Such a small difference between theory and measurement could be due to measurement or calculation error. However, the predictions and measurements are now very precise. For muons, the measured value of (g-2)/2 is 0.0011659209, where the measurement uncertainty is only in the last "9." That means that all the other numbers are meaningful: The measurement is accurate to one part in ten billion. This is equivalent to measuring the circumference of the Earth at the equator to a precision of just under a quarter inch.

So what causes this 0.1 percent difference? There are many names for it, and two such names are virtual particles and quantum foam. In short, empty space isn't empty space. At the subatomic level, particles are popping in and out of existence like the bubbles in foam. These particles are found in a more concentrated way near particles such as muons. You can think of these virtual particles as bees swarming surrounding a particularly aromatic flower (the muon). These virtual particles alter the strength of the muon's magnetic field.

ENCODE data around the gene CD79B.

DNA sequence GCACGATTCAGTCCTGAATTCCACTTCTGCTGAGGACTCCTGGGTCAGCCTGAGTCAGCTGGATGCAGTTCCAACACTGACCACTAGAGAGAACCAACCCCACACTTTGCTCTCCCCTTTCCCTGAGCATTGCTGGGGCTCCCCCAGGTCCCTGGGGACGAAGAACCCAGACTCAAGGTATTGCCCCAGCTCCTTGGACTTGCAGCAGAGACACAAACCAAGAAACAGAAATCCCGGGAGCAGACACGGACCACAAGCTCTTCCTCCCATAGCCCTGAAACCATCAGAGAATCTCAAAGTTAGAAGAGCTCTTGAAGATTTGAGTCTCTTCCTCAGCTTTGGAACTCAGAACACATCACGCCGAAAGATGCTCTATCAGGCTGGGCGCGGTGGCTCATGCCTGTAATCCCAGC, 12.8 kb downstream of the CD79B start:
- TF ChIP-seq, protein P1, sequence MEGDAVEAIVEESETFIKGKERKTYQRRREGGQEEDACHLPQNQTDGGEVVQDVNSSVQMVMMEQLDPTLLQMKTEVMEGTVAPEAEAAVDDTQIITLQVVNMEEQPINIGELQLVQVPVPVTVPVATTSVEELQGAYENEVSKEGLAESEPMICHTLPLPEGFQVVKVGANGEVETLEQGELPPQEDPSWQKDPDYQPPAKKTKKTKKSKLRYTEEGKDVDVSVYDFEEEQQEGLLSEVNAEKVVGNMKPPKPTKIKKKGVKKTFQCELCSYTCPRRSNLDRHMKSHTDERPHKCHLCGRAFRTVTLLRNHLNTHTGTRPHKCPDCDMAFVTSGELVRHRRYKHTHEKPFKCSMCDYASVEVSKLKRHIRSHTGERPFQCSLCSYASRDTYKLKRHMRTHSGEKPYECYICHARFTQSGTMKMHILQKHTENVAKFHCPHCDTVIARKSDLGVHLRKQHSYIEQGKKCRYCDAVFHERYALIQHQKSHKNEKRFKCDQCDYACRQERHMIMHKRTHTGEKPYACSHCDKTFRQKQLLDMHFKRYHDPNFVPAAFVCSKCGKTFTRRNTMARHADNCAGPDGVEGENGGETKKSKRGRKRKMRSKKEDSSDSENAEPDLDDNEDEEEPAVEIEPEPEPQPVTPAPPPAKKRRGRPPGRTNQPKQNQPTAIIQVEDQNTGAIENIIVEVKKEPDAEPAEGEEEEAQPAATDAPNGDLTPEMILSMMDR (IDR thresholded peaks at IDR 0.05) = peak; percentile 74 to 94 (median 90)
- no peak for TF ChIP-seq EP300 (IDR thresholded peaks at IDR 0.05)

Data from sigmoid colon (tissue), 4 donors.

Scientists can calculate the effect of these virtual particles, and they agree very well with data to high precision. However, the theory and experiment don't agree perfectly. Given the precision of the prediction and the measurement, it is possible that this discrepancy might be the signature of physics beyond the Standard Model. The Fermilab Muon g-2 experiment will study the magnetic moment of muons with greater precision than has been possible in the past. If the discrepancy remains and the uncertainty decreases, it may be that research involving spinning muons might yield the measurement that turns a possible crack in the Standard Model into a broken dam through which a new theory rushes and changes everything.